§ Mr. DUNCAN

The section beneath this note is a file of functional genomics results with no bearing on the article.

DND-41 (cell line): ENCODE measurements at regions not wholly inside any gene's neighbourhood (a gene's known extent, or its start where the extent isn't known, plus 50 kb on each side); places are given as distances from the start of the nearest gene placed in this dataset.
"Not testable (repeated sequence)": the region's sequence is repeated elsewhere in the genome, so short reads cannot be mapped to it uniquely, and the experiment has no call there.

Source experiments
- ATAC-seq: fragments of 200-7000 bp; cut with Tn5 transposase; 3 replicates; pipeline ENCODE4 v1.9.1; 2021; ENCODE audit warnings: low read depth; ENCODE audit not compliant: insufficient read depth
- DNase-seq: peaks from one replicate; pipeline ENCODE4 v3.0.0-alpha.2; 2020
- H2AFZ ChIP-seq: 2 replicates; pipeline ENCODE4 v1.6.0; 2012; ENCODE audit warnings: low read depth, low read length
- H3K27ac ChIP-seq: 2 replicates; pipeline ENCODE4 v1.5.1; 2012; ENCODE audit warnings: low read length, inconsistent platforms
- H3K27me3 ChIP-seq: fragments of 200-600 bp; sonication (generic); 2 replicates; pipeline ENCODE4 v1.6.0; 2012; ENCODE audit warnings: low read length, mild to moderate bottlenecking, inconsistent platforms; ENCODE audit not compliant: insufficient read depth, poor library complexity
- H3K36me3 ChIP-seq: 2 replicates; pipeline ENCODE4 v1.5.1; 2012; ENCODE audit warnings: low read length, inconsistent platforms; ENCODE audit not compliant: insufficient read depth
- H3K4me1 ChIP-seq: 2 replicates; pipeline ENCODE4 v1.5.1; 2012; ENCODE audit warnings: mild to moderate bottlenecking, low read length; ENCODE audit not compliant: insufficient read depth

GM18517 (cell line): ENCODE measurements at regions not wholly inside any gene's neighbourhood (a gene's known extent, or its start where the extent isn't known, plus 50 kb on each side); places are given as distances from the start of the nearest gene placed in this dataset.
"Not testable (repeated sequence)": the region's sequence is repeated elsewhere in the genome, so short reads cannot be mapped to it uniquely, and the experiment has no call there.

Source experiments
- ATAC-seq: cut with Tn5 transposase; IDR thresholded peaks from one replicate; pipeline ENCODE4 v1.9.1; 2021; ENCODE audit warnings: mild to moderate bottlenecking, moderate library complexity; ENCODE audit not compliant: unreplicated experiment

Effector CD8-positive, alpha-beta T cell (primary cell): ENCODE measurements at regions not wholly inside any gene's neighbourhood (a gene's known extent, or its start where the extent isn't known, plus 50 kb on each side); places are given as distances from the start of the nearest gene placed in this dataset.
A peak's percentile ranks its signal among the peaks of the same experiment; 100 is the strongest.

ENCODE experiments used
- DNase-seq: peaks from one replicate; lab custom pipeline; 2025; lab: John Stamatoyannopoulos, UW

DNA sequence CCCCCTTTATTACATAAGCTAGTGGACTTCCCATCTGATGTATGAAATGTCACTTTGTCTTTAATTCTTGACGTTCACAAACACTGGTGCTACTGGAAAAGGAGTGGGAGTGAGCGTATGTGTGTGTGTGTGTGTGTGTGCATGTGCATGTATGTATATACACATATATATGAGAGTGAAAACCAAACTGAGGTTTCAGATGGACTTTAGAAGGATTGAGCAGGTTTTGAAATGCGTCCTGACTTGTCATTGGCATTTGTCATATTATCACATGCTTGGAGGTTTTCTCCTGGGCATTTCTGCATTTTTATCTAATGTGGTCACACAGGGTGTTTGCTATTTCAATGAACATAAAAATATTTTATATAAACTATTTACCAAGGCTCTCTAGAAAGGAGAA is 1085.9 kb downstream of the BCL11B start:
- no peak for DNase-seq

That is exactly the point I want the men to come under the Compensation Act. The hon. Member, I think, does not understand the position. As I understand the matter, it is entirely within the option of those men as to whether they come within the scheme or not. If they do not come within the scheme, they must naturally fall inside the Compensation Act. Therefore I am arguing here to-day, if those men were able to come under the Compensation Act, we should do away with this special pleading in special cases in the House of Commons, and those Members who desire would be able to raise other and more important questions in connection with what is, after all, a great and important section of the nation, the Navy, and questions which it would be much better the House should be engaged in discussing, than these tinpot cases, which ought to be settled in half an hour in the County Court, with the practice and experience of the County 965 Court judges. I am not speaking, after all, without a very wide knowledge of compensation cases. Taking the whole cases under the scheme in the dockyard towns, I am convinced in my own mind that the men employed in those dockyards would be infinitely better off under the Compensation Act. That would also save Members representing those constituencies from what must be an exceedingly unpleasant duty at times, and all these applications about cases, some of which there can be no doubt are cases which are most excruciatingly hard. If this scheme were done away with, it seems to me that no injustice would be experienced if the men were brought under the scope of the Compensation Act, and the law, as administered by the County Court judges, with their wide experience, would settle any of these trifling, petty differences which might arise. I think that is the way out. So long as we are granting privileges to dockyard men over and above ordinary workmen, so long are you going to have these cases in the House of Commons. The hon. and learned Gentleman suggested a Court of Appeal. He must have forgotten that this is his Court of Appeal. Is the time of the House to be wasted debating these cases year after year, and sometimes the same case, and the time of 670 Members to be wasted in discussing what the County Court judge would settle in fifteen minutes?